According to data and research company Statista, revenue in the video games segment is expected to reach $306.10 million this year. It is expected to grow at a 5.04 per cent annual rate (CAGR 2023-2027), resulting in a market volume of US$372.60 million by 2027.
Meanwhile, a report by consultancy firm Redseer had earlier said that the size of the Middle East and North Africa gaming market is projected to increase 19 per cent to more than $5 billion by 2025, from 2019. With this untapped potential, malls in the country are rushing to add gaming zones as major attractions, looking to hone in on the four-and-a-half million users that are predicted to be part of this industry in the UAE by 2027.
For example, just last December, Circle Mall in Dubai’s Jumeirah Village Circle gave incentives to attract shoppers to participate in its gaming zone. Shoppers could spend AED 150 at the mall, and shoppers get to play online football tournaments for free.
“Malls are betting that gamers in the UAE are ready play and compete out in public,” said a retail sector analyst to Gulf News. “Most of these dedicated players are typically confined to the privacy of their rooms when testing out their skills with the best in the gaming universe. Malls believe with the right atmosphere and all the latest tech and devices, these gamers can be persuaded to play in the open. If malls make that happen, they get a captive audience and best use of the dedicated gaming zones.”
Al Zahia City Centre – Majid Al Futtaim’s latest mall in Sharjah – features stores like Yalla Fun that not only sell but also allow shoppers to play these games in-store.
The 4,500 square metre ‘Pixoul Gaming’ hub at Al Qana, Abu Dhabi’s sparkling new leisure and entertainment destination, has been open since late October. Aldar, the master developer, recently formed a partnership with Nigma Galaxy, an esports entity, for a dedicated training facility at Yas Mall. In addition, Aldar plans to construct gaming zones in its residential communities.
Meanwhile, the gaming sector is no more limited to children and teenagers in the country. “Gamer demographics are also expanding, to include the 35-40 age bracket and more women gamers than before,” said Jobin Joejoe, Deputy Managing Director for Sony Middle East and Africa to Gulf News. “The GCC is growing faster than the rest of the region, especially in the UAE, Saudi Arabia and Kuwait.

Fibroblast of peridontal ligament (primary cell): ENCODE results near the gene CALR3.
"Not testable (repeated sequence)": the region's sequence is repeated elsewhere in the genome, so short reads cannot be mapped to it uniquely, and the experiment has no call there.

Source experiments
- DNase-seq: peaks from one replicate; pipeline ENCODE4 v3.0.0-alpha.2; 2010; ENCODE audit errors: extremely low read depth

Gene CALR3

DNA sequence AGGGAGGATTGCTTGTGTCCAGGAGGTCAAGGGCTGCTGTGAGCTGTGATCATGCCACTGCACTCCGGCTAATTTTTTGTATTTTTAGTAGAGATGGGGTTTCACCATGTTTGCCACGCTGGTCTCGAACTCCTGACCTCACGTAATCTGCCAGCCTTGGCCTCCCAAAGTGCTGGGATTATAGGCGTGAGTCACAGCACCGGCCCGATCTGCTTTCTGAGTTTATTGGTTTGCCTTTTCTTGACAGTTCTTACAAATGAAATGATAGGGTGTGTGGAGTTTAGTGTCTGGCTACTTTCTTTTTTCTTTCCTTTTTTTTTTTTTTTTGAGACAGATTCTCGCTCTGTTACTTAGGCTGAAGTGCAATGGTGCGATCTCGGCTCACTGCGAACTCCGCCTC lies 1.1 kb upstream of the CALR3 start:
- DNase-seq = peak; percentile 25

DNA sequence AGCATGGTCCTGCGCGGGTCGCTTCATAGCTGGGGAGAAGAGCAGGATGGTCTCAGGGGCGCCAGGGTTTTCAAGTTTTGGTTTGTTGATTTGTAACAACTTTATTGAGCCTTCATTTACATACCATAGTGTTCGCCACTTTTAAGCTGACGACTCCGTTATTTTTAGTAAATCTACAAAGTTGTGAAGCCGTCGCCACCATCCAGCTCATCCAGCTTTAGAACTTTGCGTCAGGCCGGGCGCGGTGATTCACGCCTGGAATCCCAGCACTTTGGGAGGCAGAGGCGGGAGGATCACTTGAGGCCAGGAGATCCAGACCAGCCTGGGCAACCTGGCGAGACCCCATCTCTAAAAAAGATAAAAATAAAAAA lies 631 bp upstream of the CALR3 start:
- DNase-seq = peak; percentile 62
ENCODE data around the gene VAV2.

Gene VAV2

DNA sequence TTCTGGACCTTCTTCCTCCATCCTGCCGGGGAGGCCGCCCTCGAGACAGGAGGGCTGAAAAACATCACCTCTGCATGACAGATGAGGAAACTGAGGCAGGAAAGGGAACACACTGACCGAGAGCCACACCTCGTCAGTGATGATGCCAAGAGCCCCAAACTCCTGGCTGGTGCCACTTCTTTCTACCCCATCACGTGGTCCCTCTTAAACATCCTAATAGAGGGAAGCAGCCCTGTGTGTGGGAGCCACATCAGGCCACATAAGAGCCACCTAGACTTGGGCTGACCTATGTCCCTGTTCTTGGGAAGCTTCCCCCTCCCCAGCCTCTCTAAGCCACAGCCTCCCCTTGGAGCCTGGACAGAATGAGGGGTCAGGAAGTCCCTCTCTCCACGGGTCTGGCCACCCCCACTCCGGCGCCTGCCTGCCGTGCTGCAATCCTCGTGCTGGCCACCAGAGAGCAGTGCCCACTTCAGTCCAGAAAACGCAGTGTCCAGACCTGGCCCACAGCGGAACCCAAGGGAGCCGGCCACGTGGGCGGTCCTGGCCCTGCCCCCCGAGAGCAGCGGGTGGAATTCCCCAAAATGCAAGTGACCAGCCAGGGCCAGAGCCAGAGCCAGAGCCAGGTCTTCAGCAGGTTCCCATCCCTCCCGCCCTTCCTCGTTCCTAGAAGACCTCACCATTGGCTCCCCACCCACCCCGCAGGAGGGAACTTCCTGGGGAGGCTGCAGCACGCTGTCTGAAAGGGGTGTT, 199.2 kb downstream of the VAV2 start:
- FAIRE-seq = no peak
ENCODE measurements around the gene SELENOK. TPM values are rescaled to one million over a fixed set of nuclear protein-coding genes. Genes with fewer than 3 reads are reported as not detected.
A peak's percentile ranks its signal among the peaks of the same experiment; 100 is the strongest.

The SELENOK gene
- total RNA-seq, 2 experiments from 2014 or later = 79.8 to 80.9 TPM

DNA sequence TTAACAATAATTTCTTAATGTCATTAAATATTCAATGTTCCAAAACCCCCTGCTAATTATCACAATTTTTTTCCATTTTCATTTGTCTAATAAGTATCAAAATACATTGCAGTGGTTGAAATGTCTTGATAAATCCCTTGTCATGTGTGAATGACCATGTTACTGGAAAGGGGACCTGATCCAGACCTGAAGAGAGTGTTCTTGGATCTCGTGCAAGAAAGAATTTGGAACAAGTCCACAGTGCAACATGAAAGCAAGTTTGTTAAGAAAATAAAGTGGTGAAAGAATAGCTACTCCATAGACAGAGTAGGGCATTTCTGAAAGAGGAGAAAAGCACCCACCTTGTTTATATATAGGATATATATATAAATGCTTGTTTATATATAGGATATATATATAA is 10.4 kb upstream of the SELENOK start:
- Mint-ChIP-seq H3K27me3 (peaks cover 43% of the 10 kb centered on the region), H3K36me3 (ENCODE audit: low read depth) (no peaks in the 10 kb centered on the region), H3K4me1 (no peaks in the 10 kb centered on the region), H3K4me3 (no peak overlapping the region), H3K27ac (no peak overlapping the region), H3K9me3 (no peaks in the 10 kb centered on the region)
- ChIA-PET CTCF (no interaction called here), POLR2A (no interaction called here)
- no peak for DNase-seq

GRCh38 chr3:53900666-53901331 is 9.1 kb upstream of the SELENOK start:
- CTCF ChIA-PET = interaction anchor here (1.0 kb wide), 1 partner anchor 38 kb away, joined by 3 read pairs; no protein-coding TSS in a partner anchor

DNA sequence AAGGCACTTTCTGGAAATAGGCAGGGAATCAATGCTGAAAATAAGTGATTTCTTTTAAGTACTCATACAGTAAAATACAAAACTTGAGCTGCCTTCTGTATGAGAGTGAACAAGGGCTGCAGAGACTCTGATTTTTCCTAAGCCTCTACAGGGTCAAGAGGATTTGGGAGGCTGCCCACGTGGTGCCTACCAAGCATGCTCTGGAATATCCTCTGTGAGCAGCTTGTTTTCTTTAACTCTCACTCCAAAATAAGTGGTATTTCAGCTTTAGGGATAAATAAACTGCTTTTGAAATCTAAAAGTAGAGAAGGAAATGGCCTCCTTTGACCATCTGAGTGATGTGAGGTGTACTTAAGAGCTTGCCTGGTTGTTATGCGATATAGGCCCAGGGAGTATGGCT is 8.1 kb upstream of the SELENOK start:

Apart from this, the gaming industry has picked up pace since the Covid-19 induced pandemic, after witnessing a decline in 2022. “After several years of growth, the UAE gaming PC market is expected to post a decline in 2022 of around nine per cent,” Fouad Charakla, Associate Research Director, Client Devices (META), at tech firm IDC told Gulf News. However, he added that his company expects to see a six per cent growth in the industry in 2023.
Meanwhile, the gaming industry in the Middle East is also providing employment opportunities for young people, where Youtubers are earning money through playing video games online. Born and raised in the UAE 25-year-old Bashar Mohammed Khair Al Kayal earns an average of $15,000-$20,000 from ads and sponsorship deals in the gaming ecosystem, according to a Gulf News report. His YouTube channel has 1.41 million subscribers. In Saudi Arabia, the e-sports market in Saudi Arabia will grow by 250 per cent in the next eight years, according to the same report.
But for malls, the challenge remains that gaming equipment is expensive, and needs constant upgrading. “Gaming in malls is still relatively new and such places remove the need to buy equipment which can get expensive quickly with the frequent upgrades,” Sandeep Ganediwalla, regional Partner at Redseer told Gulf News. “So, an infrequent player will find these mega-malls attractive. Especially as it can become part of family-time, where there is something for everyone in the mall.”
However, if malls want to attract more dedicated gamers, they must get those updates and the latest in gaming gear as soon as possible. “It will not be like the equipment at family entertainment zones in malls, which can last for years…gaming is a whole new experience – and these guys want cutting-edge at all times,” the retail analyst concluded.